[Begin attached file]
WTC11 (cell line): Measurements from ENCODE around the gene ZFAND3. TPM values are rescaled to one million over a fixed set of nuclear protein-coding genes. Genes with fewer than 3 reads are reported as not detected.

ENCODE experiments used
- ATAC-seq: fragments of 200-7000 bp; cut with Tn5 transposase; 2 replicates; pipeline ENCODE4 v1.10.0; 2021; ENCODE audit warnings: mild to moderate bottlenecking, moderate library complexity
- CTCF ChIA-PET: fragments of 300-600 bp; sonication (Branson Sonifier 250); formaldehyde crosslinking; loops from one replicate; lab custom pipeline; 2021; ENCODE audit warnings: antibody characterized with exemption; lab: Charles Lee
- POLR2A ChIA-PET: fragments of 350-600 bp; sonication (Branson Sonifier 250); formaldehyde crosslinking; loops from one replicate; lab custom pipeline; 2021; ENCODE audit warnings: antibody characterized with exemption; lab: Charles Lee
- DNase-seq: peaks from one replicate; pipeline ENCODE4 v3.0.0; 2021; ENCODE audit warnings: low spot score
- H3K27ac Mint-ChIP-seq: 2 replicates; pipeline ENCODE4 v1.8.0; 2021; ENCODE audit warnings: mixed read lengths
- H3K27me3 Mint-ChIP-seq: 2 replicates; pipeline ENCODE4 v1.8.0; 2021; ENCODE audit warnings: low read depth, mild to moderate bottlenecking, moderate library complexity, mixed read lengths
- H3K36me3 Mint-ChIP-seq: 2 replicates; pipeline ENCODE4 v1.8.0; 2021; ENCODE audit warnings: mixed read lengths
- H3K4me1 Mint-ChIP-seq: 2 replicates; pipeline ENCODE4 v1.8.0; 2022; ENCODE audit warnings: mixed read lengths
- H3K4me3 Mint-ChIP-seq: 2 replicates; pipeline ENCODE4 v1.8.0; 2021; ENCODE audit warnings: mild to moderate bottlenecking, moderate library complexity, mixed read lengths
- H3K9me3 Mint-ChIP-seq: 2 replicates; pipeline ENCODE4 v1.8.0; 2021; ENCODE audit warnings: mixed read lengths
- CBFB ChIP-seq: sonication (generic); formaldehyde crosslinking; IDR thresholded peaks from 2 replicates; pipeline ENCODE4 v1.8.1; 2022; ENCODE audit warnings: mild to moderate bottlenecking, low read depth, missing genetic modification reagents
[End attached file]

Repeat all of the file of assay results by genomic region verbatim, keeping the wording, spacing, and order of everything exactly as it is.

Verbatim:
WTC11 (cell line): Measurements from ENCODE around the gene ZFAND3. TPM values are rescaled to one million over a fixed set of nuclear protein-coding genes. Genes with fewer than 3 reads are reported as not detected.

ENCODE experiments used
- ATAC-seq: fragments of 200-7000 bp; cut with Tn5 transposase; 2 replicates; pipeline ENCODE4 v1.10.0; 2021; ENCODE audit warnings: mild to moderate bottlenecking, moderate library complexity
- CTCF ChIA-PET: fragments of 300-600 bp; sonication (Branson Sonifier 250); formaldehyde crosslinking; loops from one replicate; lab custom pipeline; 2021; ENCODE audit warnings: antibody characterized with exemption; lab: Charles Lee
- POLR2A ChIA-PET: fragments of 350-600 bp; sonication (Branson Sonifier 250); formaldehyde crosslinking; loops from one replicate; lab custom pipeline; 2021; ENCODE audit warnings: antibody characterized with exemption; lab: Charles Lee
- DNase-seq: peaks from one replicate; pipeline ENCODE4 v3.0.0; 2021; ENCODE audit warnings: low spot score
- H3K27ac Mint-ChIP-seq: 2 replicates; pipeline ENCODE4 v1.8.0; 2021; ENCODE audit warnings: mixed read lengths
- H3K27me3 Mint-ChIP-seq: 2 replicates; pipeline ENCODE4 v1.8.0; 2021; ENCODE audit warnings: low read depth, mild to moderate bottlenecking, moderate library complexity, mixed read lengths
- H3K36me3 Mint-ChIP-seq: 2 replicates; pipeline ENCODE4 v1.8.0; 2021; ENCODE audit warnings: mixed read lengths
- H3K4me1 Mint-ChIP-seq: 2 replicates; pipeline ENCODE4 v1.8.0; 2022; ENCODE audit warnings: mixed read lengths
- H3K4me3 Mint-ChIP-seq: 2 replicates; pipeline ENCODE4 v1.8.0; 2021; ENCODE audit warnings: mild to moderate bottlenecking, moderate library complexity, mixed read lengths
- H3K9me3 Mint-ChIP-seq: 2 replicates; pipeline ENCODE4 v1.8.0; 2021; ENCODE audit warnings: mixed read lengths
- CBFB ChIP-seq: sonication (generic); formaldehyde crosslinking; IDR thresholded peaks from 2 replicates; pipeline ENCODE4 v1.8.1; 2022; ENCODE audit warnings: mild to moderate bottlenecking, low read depth, missing genetic modification reagents